<% if( /^image/.test(type) ){ %>
<% } %>
<%-name%>
Add image file
Upload

can
--------------- We have heaps of such training places. I just went into electronics and then software development.
Woodworking is a hobby, not a job. For those opting for the trades there was further education and no doubt an introduction to the equipment they were likely to use.
I would starve as a carpenter, I do OK with my software business. But I like woodwork, right back from being a kid. I just never had the time for it before (too busy sailing). Now I have and I'm in a country that is too cold to sail.
Add pictures here
<% if( /^image/.test(type) ){ %>
<% } %>
<%-name%>
Add image file
Upload

Yep, I got my first taste of metal and woodworking in junior high school. About two months after I started, I got my first taste of shop accidents, when a young fool in my class managed to slice through all of the tendons in *BOTH* of his hands. A few months later, another young fool managed to nearly remove both of his thumbs with a band saw.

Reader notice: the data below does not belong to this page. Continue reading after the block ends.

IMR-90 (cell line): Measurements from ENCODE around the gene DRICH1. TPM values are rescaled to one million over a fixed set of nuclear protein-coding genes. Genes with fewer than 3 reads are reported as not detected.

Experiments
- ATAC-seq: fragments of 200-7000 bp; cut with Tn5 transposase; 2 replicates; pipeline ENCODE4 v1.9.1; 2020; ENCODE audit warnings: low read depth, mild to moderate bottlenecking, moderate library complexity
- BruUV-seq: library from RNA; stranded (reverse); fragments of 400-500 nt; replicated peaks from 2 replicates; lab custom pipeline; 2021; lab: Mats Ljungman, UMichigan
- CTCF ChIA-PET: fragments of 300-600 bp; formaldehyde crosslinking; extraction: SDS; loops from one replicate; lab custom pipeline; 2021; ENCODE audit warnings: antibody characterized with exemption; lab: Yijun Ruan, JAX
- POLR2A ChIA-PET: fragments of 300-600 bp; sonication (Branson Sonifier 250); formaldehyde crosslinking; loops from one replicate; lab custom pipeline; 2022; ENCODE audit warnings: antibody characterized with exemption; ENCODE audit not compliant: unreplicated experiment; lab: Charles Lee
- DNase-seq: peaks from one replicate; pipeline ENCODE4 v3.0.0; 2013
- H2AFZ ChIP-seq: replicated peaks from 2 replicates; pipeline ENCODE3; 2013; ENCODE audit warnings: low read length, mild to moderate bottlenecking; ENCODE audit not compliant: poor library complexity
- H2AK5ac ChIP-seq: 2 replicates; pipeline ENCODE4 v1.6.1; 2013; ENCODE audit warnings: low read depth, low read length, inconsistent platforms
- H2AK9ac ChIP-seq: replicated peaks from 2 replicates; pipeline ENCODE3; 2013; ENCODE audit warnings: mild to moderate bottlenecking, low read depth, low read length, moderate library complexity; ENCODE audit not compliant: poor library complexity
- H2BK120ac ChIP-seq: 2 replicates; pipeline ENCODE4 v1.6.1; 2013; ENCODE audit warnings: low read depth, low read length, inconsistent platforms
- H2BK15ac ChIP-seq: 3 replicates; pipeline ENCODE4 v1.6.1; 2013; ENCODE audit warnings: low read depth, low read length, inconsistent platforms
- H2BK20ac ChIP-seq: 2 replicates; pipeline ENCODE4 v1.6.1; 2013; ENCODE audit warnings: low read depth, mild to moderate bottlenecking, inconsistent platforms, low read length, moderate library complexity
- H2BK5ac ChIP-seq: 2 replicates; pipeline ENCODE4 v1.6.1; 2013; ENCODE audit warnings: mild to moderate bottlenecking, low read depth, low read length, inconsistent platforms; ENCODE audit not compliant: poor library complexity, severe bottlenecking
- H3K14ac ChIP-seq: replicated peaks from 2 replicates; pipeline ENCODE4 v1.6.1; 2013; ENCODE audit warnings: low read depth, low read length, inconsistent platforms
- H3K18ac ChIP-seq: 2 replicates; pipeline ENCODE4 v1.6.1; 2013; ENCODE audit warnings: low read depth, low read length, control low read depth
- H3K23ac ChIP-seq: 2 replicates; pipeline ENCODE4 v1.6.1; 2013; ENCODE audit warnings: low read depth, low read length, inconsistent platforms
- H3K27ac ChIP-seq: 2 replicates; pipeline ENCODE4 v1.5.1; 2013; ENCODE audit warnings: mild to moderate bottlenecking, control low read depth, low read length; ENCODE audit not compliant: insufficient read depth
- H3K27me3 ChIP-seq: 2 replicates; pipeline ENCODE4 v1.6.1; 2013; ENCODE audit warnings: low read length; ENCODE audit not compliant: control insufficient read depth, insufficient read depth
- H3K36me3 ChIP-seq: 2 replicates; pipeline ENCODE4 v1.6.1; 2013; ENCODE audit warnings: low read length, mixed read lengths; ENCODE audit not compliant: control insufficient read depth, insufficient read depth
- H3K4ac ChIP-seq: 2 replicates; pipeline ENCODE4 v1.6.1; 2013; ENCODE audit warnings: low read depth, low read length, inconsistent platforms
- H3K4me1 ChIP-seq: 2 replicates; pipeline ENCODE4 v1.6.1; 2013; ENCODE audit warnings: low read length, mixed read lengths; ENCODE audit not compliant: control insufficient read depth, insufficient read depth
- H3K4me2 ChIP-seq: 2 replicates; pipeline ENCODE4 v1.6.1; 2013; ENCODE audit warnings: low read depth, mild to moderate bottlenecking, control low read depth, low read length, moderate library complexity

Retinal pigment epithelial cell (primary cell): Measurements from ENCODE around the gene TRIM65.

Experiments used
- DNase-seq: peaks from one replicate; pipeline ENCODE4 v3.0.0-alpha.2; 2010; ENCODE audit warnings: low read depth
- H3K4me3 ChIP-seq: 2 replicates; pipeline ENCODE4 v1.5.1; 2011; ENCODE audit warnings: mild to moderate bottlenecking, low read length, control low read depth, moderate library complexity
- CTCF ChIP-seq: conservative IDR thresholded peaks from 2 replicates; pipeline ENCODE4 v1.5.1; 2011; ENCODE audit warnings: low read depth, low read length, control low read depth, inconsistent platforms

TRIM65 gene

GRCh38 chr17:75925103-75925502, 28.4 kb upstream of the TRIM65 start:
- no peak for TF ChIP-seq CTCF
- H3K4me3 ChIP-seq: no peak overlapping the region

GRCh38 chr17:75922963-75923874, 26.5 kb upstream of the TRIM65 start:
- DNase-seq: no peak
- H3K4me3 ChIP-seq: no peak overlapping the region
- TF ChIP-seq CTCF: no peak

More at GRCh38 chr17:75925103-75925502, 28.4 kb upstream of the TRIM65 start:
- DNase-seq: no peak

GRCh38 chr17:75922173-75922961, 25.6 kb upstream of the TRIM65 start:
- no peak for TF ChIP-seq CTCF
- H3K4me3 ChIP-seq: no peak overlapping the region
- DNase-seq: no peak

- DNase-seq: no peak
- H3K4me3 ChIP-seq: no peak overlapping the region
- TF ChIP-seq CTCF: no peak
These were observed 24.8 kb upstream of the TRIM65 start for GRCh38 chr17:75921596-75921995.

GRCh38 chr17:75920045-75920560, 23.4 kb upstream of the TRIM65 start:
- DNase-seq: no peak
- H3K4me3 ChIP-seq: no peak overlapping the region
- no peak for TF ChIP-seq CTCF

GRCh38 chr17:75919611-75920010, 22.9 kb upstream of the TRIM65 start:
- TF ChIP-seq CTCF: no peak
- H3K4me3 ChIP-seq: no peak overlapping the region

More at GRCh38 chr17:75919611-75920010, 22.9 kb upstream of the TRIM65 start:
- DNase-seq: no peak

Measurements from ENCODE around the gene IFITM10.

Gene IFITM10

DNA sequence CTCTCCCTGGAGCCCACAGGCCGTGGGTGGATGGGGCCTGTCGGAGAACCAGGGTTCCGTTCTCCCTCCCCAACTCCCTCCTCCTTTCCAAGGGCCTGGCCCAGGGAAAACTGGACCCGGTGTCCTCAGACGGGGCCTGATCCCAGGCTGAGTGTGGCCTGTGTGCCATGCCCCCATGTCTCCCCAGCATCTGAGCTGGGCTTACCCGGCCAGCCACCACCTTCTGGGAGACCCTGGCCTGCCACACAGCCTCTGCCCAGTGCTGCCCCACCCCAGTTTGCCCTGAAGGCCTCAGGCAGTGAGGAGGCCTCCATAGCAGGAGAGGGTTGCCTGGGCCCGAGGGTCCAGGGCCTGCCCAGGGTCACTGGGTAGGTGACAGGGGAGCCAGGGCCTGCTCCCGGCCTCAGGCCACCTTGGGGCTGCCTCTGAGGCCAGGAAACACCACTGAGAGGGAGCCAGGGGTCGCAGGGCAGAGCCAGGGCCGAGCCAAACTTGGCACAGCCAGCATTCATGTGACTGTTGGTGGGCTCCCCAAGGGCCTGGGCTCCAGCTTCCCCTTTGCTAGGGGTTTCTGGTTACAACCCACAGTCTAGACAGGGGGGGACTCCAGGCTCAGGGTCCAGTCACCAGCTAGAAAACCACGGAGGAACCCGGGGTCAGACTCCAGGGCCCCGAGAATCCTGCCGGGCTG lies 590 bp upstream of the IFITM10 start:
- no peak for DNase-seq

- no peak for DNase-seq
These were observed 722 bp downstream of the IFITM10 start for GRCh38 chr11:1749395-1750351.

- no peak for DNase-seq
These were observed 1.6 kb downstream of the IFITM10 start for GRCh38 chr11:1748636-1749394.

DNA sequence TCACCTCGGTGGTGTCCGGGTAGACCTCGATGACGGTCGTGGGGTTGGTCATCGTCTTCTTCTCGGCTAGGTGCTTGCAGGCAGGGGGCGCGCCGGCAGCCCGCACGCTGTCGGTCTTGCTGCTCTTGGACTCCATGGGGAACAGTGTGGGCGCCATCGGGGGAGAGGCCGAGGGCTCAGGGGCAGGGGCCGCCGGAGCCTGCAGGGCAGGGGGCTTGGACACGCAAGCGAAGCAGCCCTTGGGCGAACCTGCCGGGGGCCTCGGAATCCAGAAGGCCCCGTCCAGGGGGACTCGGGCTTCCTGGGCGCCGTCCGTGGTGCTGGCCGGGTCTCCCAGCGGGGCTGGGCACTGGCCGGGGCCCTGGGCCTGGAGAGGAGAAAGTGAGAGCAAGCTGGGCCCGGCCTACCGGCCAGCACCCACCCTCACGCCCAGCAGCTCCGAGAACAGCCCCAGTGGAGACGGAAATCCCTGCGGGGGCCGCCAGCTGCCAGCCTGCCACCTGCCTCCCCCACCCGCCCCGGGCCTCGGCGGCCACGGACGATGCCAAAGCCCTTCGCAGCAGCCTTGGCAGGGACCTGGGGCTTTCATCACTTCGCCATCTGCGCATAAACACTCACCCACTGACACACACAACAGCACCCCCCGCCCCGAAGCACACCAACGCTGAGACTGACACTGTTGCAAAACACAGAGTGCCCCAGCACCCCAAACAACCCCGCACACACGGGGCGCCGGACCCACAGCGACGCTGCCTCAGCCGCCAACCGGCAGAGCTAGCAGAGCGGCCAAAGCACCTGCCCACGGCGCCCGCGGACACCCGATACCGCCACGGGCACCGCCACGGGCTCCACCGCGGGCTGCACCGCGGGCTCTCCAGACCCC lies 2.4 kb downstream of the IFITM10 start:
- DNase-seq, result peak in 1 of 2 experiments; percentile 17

Then, in high school, I took an advanced woodworking class, that took up two class periods each day. While there were plenty of careless screw-offs in the class, there wasn't a single injury, despite the fact that we had much more hands-on time, with much more dangerous machinery.
After some thought, I've realized why there was such a difference: The teacher. In junior high, all students had to take those introductory shop classes, and the teachers were just herding them through like they would in any other class. In high school, where the class was an elective, the teacher took it VERY seriously. Before we could use ANY machine, we first had to stand around and watch the instructor demonstrate. He would not only show us how to use it correctly, he'd show us subtle "gotchas", and also (in a controlled fashion) demonstrate the consequences of NOT using the machine correctly. Then, were required to read a fair amount on the machine's proper use, maintenance, and safety. Then we had to pass a written exam on proper use and safety. Then we had to pass an "in person" exam where we demonstrated to the instructor that we were capable of using the machine without causing ourself, or anyone else.